When CAR magazine tested the Fortuner equipped with the marque’s 2,5-litre D-4D powerplant back in April 2012, we were mighty impressed. The engine, featuring variable nozzle turbo technology and common-rail direct injection, delivers 106 kW and 343 N.m – only 14 kW less than the highly rated 3,0-litre D-4D and an identical torque figure. For obvious reasons, we immediately started wondering when this engine would make its appearance in the Hilux, which until recently had to make do with the outpunched 75 kW powerplant.
In the end, the wait was longer than expected – Toyota only introduced the engine into the Hilux in December last year – and it is only offered in the Double Cab Raider (Raised Body) 4×2 model. The 75 kW engine continues to do duty in a number of other Hilux models.
The cabins of the latest Hiluxs are still competitive with the more modern bakkies on the market, especially after the 2011 upgrade. The centre console is dominated by that touch-screen infotainment system (with USB, BlueTooth) which lifts the ambience to such an extent that it is easy to forget that this Hilux made its debut in South Africa as far back as 2005. The only real drawback remains the limited adjustability of the steering wheel. I prefer cloth upholstery to leather, so the charcoal-coloured cloth featured on this specification is attractive to me.
When Toyota added this engine to the Hilux line-up it also tweaked the specification by adding electrically retractable side mirrors and manual headlamp levelling. It is important to note that although there is no 4×4 model on offer with this engine, this Raised Body 4×2 model does feature a diff-lock and 227 mm of ground clearance.
On the go
Toyota places great emphasis on this engine’s ability to punch hard from low revs. Indeed, when we tested the Fortuner with this engine we found that owners were unlikely to miss (or even notice) the power deficit compared with the 3,0-litre D-4D during normal, day-to-day driving. In terms of sprinting ability it was comparable to a Fortuner 3,0 D-4D. We concluded that you may notice the lower output at higher overtaking speeds and during towing.
However, surprisingly perhaps, I found the Hilux somewhat different. There was significant lag below 2 000 r/min, resulting in some stumbling when accelerating away from traffic lights. The Hilux uses the same gear ratios as the Fortuner and the wheel sizes are identical, too, so these could not be the reasons. The off-the-line lethargy took a while to get used to, but by the end of my short test term I had adjusted my driving style to compensate. Admittedly I did test the Hilux at altitude so a direct comparison is not possible. According to technical editor Nicol Louw, the noticeable turbo lag may be contributed to the lower atmospheric pressure to start off with at altitude (when demanding full boost). The engine is mated to a five-speed manual transmission with a very precise, mechanical shift action.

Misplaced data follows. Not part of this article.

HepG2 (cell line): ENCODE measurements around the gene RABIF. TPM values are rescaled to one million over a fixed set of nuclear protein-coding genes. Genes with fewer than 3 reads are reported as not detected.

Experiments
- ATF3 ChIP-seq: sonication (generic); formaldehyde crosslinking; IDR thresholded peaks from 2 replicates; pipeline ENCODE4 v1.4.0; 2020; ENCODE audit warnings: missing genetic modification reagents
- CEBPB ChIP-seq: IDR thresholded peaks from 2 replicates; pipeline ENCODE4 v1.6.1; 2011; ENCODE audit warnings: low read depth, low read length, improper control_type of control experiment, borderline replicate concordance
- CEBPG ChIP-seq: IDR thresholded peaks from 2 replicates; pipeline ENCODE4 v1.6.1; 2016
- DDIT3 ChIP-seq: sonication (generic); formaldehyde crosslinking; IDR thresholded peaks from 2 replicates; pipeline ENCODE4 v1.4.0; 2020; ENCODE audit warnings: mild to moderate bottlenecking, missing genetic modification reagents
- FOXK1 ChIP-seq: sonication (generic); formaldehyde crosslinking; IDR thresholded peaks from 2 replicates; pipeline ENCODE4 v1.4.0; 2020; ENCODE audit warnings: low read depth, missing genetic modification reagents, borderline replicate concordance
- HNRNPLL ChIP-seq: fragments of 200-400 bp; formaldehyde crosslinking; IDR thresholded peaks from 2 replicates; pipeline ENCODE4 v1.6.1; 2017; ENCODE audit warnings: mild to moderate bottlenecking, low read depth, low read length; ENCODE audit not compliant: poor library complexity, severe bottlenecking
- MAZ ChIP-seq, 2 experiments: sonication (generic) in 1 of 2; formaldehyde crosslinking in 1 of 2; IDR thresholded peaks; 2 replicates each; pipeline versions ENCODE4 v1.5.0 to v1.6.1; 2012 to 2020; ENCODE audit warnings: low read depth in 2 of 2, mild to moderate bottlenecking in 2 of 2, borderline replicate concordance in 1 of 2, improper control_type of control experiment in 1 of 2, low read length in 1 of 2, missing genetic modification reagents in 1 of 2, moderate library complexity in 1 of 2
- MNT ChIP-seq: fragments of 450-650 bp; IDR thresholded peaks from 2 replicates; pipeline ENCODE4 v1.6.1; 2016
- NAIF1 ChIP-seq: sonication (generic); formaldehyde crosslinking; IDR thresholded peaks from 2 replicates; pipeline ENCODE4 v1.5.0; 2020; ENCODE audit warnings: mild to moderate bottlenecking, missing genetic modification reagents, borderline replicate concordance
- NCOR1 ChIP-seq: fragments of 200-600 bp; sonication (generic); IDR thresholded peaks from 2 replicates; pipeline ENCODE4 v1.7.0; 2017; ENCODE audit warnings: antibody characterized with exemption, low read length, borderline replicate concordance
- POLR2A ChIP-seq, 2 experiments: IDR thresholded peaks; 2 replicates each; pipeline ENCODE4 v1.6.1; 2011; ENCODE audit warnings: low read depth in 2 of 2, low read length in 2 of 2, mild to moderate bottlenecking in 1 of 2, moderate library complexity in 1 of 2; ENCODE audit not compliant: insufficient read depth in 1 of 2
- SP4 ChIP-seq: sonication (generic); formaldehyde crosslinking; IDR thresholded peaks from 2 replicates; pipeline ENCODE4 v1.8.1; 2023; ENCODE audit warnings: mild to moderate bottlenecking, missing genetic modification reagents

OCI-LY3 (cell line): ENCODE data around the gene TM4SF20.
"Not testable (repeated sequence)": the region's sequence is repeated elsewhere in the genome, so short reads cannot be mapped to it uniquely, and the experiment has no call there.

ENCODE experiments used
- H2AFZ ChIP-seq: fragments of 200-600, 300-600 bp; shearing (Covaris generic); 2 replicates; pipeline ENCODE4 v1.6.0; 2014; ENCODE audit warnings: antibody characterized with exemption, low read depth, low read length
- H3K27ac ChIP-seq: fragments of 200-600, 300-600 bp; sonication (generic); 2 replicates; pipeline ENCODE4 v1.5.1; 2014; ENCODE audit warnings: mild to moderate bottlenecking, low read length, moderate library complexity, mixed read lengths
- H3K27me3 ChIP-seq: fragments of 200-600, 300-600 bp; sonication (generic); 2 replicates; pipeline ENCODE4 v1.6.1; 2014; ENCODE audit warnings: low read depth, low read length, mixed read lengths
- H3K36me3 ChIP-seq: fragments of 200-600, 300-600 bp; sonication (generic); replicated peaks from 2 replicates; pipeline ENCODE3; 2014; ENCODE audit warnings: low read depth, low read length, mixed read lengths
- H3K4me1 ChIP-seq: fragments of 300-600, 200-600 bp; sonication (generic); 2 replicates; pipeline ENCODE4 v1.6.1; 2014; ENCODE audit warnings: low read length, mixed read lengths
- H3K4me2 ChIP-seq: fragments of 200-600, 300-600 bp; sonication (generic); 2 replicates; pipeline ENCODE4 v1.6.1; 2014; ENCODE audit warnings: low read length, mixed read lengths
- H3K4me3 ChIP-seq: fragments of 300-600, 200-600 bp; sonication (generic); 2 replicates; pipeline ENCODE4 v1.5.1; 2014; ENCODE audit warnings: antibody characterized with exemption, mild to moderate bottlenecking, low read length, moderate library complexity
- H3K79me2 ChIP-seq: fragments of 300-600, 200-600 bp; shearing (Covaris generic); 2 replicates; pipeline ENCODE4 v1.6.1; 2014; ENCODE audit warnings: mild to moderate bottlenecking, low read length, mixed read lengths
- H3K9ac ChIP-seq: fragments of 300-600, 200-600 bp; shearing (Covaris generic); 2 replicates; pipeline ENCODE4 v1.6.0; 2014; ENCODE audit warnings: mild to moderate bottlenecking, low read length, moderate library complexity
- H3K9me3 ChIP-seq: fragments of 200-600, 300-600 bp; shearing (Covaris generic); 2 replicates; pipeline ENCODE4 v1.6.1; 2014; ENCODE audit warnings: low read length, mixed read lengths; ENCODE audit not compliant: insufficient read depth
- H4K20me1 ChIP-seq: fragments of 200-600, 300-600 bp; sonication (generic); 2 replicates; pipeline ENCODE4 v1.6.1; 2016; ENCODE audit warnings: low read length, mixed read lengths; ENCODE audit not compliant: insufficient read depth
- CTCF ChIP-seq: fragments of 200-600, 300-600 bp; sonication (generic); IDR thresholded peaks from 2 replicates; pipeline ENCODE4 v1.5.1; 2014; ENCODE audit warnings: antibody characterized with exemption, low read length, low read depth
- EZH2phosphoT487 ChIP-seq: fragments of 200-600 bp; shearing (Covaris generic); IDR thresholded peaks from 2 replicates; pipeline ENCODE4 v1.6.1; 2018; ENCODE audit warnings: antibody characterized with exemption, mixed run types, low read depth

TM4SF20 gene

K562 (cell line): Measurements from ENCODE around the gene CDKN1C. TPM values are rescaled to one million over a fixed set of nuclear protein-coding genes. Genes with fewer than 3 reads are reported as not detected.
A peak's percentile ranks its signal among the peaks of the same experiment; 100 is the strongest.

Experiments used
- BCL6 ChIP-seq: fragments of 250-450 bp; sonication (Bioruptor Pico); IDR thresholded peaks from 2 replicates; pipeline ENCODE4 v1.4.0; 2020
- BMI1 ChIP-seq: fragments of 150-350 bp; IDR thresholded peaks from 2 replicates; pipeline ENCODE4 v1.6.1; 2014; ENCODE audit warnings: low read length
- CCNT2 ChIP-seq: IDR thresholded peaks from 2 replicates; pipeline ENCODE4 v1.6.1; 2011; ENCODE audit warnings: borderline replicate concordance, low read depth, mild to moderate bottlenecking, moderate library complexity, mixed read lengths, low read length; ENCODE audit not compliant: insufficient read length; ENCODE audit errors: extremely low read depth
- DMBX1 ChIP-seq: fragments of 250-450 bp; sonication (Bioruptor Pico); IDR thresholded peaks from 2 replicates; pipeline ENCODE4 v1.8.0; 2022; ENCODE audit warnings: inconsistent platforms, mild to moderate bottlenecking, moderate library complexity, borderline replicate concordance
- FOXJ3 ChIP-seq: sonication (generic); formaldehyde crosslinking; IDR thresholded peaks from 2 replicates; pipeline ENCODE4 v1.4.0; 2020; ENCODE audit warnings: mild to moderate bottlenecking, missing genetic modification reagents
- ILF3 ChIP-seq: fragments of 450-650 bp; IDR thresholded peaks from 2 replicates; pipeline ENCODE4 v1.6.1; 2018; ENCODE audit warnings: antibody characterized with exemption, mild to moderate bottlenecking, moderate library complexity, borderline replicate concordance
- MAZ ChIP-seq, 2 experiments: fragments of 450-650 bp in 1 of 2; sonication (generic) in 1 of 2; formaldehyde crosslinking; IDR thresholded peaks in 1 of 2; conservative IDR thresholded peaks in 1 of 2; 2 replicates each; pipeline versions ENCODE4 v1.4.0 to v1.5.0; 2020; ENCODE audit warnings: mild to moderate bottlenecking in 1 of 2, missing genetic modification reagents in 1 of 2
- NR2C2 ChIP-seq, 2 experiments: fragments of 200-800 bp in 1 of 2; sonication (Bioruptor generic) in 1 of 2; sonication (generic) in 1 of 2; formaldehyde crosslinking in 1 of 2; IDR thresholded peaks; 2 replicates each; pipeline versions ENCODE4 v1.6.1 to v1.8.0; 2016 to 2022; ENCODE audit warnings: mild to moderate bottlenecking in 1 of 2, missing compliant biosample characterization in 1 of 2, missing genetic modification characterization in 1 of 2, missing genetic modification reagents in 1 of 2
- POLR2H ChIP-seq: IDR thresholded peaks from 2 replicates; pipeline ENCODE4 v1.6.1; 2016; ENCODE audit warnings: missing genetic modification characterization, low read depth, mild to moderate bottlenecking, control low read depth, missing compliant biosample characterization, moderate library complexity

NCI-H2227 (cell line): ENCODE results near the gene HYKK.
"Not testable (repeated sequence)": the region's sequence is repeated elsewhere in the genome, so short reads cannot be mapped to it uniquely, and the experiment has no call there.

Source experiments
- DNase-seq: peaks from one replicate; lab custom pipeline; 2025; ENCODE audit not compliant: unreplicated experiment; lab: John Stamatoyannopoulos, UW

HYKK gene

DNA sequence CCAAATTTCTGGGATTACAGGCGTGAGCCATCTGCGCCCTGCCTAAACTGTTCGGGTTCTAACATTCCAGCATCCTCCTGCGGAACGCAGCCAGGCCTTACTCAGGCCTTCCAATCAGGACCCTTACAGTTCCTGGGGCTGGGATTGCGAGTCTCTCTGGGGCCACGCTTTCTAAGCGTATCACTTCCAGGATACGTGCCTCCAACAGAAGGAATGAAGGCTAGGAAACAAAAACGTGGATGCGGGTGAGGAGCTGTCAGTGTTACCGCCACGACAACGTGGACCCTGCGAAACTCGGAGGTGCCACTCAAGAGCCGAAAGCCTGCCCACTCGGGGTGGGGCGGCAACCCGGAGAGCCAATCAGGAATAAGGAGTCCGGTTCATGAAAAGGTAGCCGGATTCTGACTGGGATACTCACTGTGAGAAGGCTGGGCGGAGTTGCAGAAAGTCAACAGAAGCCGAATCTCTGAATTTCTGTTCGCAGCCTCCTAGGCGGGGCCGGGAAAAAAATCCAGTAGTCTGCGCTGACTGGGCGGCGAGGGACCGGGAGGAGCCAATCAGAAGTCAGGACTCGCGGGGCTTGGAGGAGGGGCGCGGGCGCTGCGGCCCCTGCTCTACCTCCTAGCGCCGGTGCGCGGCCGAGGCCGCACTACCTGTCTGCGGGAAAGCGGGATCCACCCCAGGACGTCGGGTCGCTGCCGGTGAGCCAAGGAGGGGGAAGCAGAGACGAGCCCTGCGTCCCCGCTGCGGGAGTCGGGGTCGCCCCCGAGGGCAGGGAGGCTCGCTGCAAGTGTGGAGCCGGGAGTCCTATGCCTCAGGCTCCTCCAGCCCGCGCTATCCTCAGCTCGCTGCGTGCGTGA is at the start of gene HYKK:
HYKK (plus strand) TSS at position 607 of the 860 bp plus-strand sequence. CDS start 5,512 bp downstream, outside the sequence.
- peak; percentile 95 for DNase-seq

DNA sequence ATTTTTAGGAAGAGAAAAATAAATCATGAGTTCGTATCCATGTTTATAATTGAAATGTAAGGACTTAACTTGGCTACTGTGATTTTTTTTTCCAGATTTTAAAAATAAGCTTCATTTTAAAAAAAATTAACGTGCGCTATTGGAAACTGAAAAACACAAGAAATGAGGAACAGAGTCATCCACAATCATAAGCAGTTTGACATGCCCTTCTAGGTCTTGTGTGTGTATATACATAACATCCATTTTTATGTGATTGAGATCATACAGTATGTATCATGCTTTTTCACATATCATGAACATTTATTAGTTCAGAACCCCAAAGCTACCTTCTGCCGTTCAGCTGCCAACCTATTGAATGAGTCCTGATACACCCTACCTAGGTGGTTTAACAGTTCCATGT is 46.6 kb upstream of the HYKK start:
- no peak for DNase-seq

Once you’ve overcome the “stumbling”, the engine is a real peach with superb refinement. Of course, the big benefit compared with the 3,0-litre D-4D is economy. Toyota claims a combined cycle consumption figure of 8,7 litres/100 km.
As we found during our recent double-cab shootout with Hannes Grobler, the Hilux remains the firmest of the mainstream bakkies on the market. This model is no different, but the upshot is that it does give the vehicle a feeling of robustness. I did not get the opportunity to test the Hilux on gravel during my short stay in Johannesburg, so can’t comment on its abilities there, but it is worth noting that from a safety point of view, it features ABS, a load-sensing braking system and six airbags. There is no electronic stability system (ESP). Considering the vehicle’s sheer size, I must say I missed rear park sensors on the standard specification sheet.
This model sells for a not-insignificant R365 500 and comes backed with a five-years/90 000 km service plan. Unfortunately service intervals are set at 10 000 km. With the addition of this engine and in this specification, the Hilux now has a much stronger presence against such rivals as the Nissan Navara 2,5 dCi, Ford Ranger/Mazda BT-50 2,2-litre and Volkswagen Amarok. Considering its all-round quality, refined powerplant and comprehensive specification, it can only serve to further add to the Hilux’s still market-leading monthly sales tally.
Model: Toyota Hilux 2,5 D-4D Raider Double Cab
Engine: 2,5-litre, four-cylinder, turbodiesel
Power: 106 kW/3 400 r/min
Torque: 343 N.m/1 600-2 800 r/min
0-100 km/h: n/a
Fuel consumption: 8,7 L/100 km
Top speed: 150 km/h
CO2 emissions: n/a
Price: R365 500
* All as claimed by Toyota